By Aslam Shah
If you are reading this article now, chances are you were born in the 90s. To be born in the 90s is indeed special. Well, perhaps that is what every generation will claim – that their generation was the best. And so, for the sake of this article, I shall claim mine. To be a 90s kid is amazing. One would have seen a swift transition in lifestyle through the advent of technology and world/local culture. As Singapore crossed its 51st birthday, it is a timely period to reflect on how our generation has grown along with the environment of our fast evolving nation and reflect on what we have gained, lost and forgotten.
To think of the daily life in non-airconditioned buses, cassette players, dragon playgrounds and finding animals in PETS textbooks seems foreign to the modern generation and its joys seem inexplainable because you have to ‘’see it to believe it ‘’.
The Physical To The Digital
Remember the feeling when we opened a new album from its packaging with the song lyrics all inside? Remember the figurines and toys we played, their touch and smell? The modern smartphone kids will never understand as games and songs are all in one device. (Aren’t they a little underaged to own a smartphone?) Coming home from school and watching Nickelodeon really meant something if we were lucky enough to have cable TV. And nobody had to go all the way to East Coast to build sandcastles or to astroturf fields to play football because we could do it at our void decks and neighbourhood playgrounds. Catching insects and spiders in cassette players was a recess time activity but children now catch pokemons and hit points in their little annoying gadgets.
So What’s Wrong?
So what is wrong with being heavily connected to the digital world? Spaces are getting smaller in Singapore and there aren’t much spaces available to do activities that the kids from the 90s and before did, are there? A day without WhatsApp and Youtube just seems inconceivable. A recent report by Hashmeta has accounted that over 70% of Singaporeans have a Facebook account with almost half the population also having a Youtube account and using WhatsApp. This is almost double the percentage of the global populace owning each of these accounts. So, what are the implications of this?
To further understand the effects of social media proliferation, one has to understand that its impact can’t be fully quantified via data. Logically, one who spends more time on their smartphone is less engaged with their real life surroundings. The opportunity cost of using your smartphone is the attention you give to your surroundings, which includes your family and friends. Of course, there is the classic argument where smartphone users will claim that they use it to connect with others. But come on, will any of you regard the quality of digital communication to be anywhere near real life communication?
Despite the almost inevitable gradual increase annual in GDP (with the exception of a few ‘bad’ years) and quality of life since independence, our nation has never reached comparable heights in terms of happiness index. Of course, the reliability and strength of various happiness indexes can be questioned, but is any Singaporean confident to say we wouldn’t have been happier if we lived in a another Singapore, a Singapore where ‘’we knew we must be’’, say in the 90s?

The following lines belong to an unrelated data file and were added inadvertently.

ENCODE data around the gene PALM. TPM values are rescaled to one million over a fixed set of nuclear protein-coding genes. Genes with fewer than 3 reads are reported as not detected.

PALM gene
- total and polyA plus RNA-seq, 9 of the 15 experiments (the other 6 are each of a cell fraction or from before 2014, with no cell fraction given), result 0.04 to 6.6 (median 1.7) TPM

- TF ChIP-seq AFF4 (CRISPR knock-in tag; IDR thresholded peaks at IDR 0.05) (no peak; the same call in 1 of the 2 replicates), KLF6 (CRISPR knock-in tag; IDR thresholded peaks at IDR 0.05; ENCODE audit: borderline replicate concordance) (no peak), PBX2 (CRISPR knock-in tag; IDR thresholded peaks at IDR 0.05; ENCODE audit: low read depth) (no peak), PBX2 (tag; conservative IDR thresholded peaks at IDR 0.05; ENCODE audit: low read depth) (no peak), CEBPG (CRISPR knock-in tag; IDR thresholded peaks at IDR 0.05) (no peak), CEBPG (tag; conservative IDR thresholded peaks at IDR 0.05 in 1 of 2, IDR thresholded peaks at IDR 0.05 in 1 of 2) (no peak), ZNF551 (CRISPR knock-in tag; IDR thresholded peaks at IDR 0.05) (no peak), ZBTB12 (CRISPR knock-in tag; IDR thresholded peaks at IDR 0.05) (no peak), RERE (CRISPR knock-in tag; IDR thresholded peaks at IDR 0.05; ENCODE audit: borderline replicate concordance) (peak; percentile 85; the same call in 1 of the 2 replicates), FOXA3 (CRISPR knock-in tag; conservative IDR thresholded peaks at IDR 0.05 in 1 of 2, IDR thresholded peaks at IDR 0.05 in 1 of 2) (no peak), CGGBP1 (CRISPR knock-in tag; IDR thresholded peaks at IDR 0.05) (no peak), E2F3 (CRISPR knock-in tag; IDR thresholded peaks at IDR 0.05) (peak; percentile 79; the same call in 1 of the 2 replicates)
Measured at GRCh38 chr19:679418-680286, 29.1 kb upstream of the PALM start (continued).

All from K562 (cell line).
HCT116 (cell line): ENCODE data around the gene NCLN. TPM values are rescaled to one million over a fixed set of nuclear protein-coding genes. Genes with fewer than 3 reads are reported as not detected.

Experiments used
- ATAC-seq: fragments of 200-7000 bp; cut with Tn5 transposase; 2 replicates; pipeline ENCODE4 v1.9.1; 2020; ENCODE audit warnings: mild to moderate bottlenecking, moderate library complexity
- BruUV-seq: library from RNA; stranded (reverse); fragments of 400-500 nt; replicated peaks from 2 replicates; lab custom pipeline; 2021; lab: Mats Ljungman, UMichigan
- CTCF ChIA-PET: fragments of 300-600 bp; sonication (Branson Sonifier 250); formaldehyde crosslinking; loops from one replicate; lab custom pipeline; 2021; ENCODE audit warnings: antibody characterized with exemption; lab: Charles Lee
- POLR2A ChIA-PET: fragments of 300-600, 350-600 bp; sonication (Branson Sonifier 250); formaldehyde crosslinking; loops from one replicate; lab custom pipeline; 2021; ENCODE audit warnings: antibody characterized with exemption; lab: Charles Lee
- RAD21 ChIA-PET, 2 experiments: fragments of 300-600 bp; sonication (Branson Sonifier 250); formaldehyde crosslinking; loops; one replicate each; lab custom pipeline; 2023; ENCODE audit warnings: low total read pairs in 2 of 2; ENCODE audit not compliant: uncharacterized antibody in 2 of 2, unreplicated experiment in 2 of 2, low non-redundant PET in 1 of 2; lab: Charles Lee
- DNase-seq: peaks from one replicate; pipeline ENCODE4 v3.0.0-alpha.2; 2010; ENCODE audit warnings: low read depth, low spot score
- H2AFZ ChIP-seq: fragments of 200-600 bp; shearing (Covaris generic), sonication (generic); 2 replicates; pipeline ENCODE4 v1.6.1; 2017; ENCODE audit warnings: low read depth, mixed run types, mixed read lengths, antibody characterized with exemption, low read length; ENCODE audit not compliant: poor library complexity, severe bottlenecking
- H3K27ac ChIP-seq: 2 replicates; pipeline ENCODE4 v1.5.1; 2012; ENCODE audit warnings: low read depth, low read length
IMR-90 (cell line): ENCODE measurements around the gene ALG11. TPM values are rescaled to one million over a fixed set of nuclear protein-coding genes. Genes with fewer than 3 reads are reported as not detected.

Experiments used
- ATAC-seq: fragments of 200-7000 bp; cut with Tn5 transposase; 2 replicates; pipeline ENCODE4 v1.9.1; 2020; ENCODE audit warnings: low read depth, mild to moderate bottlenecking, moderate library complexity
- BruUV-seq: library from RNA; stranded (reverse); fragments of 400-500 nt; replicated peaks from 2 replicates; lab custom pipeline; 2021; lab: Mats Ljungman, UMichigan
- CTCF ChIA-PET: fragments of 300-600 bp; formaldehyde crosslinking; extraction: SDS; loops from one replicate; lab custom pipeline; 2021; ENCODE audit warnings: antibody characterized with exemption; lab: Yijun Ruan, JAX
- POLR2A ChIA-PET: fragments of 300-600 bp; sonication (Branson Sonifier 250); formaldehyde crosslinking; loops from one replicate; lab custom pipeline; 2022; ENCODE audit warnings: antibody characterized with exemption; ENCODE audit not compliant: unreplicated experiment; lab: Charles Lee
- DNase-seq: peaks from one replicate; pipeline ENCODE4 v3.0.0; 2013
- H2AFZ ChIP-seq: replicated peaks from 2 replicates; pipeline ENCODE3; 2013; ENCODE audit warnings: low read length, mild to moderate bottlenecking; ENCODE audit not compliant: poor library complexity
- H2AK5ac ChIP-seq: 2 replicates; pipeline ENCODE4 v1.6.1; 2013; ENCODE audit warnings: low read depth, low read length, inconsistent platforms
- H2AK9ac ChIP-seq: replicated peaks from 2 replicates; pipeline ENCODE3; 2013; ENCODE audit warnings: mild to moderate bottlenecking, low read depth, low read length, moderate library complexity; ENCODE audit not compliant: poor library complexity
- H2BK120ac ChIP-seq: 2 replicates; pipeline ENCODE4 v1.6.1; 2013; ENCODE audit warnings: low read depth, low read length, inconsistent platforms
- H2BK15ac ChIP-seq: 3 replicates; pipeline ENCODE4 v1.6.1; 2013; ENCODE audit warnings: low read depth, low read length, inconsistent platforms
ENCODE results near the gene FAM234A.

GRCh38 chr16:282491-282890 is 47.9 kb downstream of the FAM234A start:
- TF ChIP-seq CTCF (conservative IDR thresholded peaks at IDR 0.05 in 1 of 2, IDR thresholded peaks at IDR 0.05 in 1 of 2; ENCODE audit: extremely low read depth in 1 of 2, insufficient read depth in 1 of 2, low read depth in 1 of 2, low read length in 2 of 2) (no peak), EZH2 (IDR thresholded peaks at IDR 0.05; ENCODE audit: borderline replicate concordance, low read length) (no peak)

The Generation Bias
It’s a harsh reality to accept that the current millennials will claim to the next generation that they lived in a time that was better. Yes, the time where Pokemon Go generated human robots in the streets and texting ‘’K’’ on WhatsApp is offensive. Hard to believe, but it will come true, just as it has in the past. The 90s was indeed an important period to Singapore and the world as it signalled rapid change in terms of what it means to be a Singaporean and how to live in a digital environment. Believe it or not, Facebook is only 12 years old and the first Iphone was launched less than 10 years ago. The 90s saw the end of eating ‘’kacang puteh’’ in cinemas, games in void decks, nationwide football craze in Malaysia Cup, and the last edition of ‘’True Singapore Ghost Stories’’, amongst many other things that are exclusive to only Singaporeans. Unlike today where social media and smartphones are global media that bear little ‘’Singaporean-ness’’. Coming home from school, kids do not look for ice-pops or mamee snacks. To play hopscotch, marbles or pick-up-sticks. To pick up saga seeds at Turf City or sea shells at East Coast. Instead, many will ask to borrow their parents’ phone for Mine Craft or Youtube.
Where Got Time?
Again, we refer to classic counter arguments to the deviation of lifestyle and culture from the 90s, the most popular of which is that there just isn’t enough time. Things get done faster and is more convenient with the smartphone. Also, it is much more convenient to have so many things in one device. It’s just faster to get things ordered, messages sent, get entertained, work done etc. We are saving so much time and trouble.
But what do we need all that additional ‘saved’ hours for? What are they used for? My challenge to you is to try and put your smartphone away just for a day. Make a phone call to communicate. Play something with your friends to get entertained. Tell and listen to stories from one another instead of watching videos. Go out and do something you miss from your childhood, with the people who miss them as well. Give your eyes and ears the hours you reserved for the plastic screens to the surroundings instead. Then perhaps you can experience what we felt in the 90s, something you never knew you had lost. Because the truth is, time did not change. Nothing got shorter. There is no extra time to ‘save’. From the first man to the latest one being born as you read this, from the busiest person to the idlest, everyone has the same number of hours in a day. Hence the beauty of time. It never changed.
But we did.